Reviewing the recent four day course in Chekhov Technique which I co-led with colleague Declan Drohan here in Galway with 15 enthusiastic and committed practitioners, I was delighted with the amount of scene work we managed to explore from Woyzeck by Buchner. As always the course was joyous and creative but this issue of application was something Declan and I discussed at length as we prepared the workshop.
WOYZECK, is short poetic and political; it mixes expressionist ensemble and naturalism. Grimness jostles with dark humour. But it is, above all, short. What that shortness allowed in our four day workshop was to allow everyone to get a sense of ‘the whole’. The brevity allowed them to feel they knew the play and could access the Chekhov elements which they explored with more confidence. To some extent this knowledge might be illusory because we ultimately were quite selective with our short scenes and only got a few scenes on their feet. But it felt like we did more, because the play was short.
However, you cannot always pick a short work. In the last summer School, ‘A little Piece of Art’ we used The Cherry Orchard ( a very long play) and explored the Feeling of Form and the Feeling of the Whole. I gave short duologues out and we also worked in depth on three short group scenes; one was the arrival of Ranevskaya to the house with her entourage, another was the episode with The Vagrant and we also worked on the final moments when the family leave the house. Applying Form and a Feeling of the Whole to these short passages gave everyone a real sense of where our exploration was going. But we could not get a full sense of the whole play, even though we explored the beginning and the end of it.
If you are going to really approach application then the elements you teach on your course are the very elements you teach as if you were working on the play in reality. In that way the play you pick is a fundamental part of your teaching. Many people come to my courses not just to learn technique but because they are attracted by the play we are going to look at.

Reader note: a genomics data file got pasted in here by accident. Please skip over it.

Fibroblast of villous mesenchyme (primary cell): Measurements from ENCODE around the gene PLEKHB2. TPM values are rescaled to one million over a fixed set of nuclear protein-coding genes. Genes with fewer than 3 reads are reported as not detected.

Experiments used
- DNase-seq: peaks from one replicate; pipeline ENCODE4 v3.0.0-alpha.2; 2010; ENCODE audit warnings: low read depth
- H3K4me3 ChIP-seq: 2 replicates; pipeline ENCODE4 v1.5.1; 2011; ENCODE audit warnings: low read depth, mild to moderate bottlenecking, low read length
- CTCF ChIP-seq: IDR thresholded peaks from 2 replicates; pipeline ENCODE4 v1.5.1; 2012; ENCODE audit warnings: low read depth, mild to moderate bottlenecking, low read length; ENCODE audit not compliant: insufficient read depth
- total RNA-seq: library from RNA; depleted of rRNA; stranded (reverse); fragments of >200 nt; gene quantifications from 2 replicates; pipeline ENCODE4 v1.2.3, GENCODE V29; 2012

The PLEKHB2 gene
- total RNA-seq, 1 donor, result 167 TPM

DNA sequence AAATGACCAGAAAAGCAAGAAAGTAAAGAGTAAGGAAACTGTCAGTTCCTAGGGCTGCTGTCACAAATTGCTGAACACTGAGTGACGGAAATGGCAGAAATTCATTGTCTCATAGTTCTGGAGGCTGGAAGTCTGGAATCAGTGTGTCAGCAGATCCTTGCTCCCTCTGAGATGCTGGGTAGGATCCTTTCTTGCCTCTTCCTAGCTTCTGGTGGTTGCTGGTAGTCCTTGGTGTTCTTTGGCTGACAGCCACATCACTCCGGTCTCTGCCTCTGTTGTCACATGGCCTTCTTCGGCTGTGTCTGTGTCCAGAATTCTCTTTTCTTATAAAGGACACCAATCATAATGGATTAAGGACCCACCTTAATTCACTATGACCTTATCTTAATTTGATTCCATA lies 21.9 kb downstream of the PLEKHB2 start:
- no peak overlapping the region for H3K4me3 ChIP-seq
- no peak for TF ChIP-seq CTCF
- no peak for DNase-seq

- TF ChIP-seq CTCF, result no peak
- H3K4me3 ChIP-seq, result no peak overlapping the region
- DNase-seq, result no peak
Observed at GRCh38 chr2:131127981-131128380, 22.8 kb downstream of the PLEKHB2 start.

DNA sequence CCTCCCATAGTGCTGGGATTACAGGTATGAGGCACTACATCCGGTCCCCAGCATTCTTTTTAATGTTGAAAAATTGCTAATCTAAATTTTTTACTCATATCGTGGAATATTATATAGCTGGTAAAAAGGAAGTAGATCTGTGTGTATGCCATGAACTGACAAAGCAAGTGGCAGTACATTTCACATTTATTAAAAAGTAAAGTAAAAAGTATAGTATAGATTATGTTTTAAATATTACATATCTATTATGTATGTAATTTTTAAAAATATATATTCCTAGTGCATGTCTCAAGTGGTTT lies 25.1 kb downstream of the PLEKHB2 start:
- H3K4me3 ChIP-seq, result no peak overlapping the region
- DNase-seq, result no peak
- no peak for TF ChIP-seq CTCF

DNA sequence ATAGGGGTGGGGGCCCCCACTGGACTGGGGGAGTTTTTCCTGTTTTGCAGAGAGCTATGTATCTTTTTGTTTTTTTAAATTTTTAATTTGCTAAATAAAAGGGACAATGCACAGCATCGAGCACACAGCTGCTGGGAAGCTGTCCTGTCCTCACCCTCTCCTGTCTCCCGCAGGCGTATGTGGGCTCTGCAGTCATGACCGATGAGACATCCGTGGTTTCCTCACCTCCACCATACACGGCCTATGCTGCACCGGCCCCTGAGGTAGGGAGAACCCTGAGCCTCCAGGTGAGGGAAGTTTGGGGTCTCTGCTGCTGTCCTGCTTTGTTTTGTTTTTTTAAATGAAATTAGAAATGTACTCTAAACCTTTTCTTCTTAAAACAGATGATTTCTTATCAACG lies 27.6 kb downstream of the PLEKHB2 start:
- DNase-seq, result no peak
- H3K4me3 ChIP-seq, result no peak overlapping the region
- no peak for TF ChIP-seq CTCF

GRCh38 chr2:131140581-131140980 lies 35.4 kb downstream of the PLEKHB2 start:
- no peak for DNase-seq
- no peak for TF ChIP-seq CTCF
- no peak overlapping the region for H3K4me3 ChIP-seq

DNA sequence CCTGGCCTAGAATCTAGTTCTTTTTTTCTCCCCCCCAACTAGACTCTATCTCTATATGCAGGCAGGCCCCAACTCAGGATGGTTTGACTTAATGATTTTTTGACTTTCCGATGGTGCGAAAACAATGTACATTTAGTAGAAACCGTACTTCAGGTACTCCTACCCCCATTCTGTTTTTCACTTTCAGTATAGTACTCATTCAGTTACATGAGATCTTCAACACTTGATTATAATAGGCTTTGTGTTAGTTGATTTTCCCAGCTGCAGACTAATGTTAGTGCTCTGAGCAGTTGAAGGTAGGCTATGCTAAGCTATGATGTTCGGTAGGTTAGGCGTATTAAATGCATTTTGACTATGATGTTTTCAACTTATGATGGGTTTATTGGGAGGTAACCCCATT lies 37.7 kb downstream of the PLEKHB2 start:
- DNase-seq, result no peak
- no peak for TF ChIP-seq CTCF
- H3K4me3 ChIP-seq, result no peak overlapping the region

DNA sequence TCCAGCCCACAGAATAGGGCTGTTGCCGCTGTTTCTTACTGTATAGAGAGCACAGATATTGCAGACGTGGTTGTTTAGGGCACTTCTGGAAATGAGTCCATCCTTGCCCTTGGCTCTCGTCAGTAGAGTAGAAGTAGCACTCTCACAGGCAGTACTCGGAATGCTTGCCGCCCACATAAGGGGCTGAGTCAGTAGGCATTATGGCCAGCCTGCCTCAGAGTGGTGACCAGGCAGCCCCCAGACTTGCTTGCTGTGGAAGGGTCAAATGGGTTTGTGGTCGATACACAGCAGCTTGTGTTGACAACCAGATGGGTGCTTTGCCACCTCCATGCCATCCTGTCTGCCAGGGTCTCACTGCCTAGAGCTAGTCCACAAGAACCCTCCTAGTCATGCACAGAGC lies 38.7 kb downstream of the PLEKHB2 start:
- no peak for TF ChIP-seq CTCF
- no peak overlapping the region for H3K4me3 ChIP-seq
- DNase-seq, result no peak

However you cannot teach everything , despite the fact that all of Chekhov’s elements are all connected. Sometimes it is a little frustrating to know you cannot do everything all at once (the curse of short courses in particular). There is not time to work on concentration and imagination with the detail and intensity I would like when I have to explore other elements in order for people to use the scenes. The more application I do, the less time there is for that block building. It is a fine balance and different for every course I do.
However, what substantial application offers even in a mixed group, even if it has different layers of success depending on your level is the chance to work with everyone in the group on the play ( especially so when as with WOYZECK, we consciously worked with two or three big ensemble elements in the play). It also offers a freedom for the participant so they do not have to worry quite so much about getting the technique ‘right’. There is a bit less pressure paradoxically through more application.
Some people believe that when learning technique you should not rush into application too soon. Students may mess up. It may not work for them and put them off forever. But this is only so for a few. For others, breakthroughs will happen and, provided you create the right environment, those who are only beginning will be encouraged.
Thanks to everyone who made such a great workshop over the last few days. Next up are two weekends: October 18-20 on Images for Character and November 29- December 1 on Good V Evil, playing King Lear ( there’s a short play!) email firstname.lastname@example.org to book your place.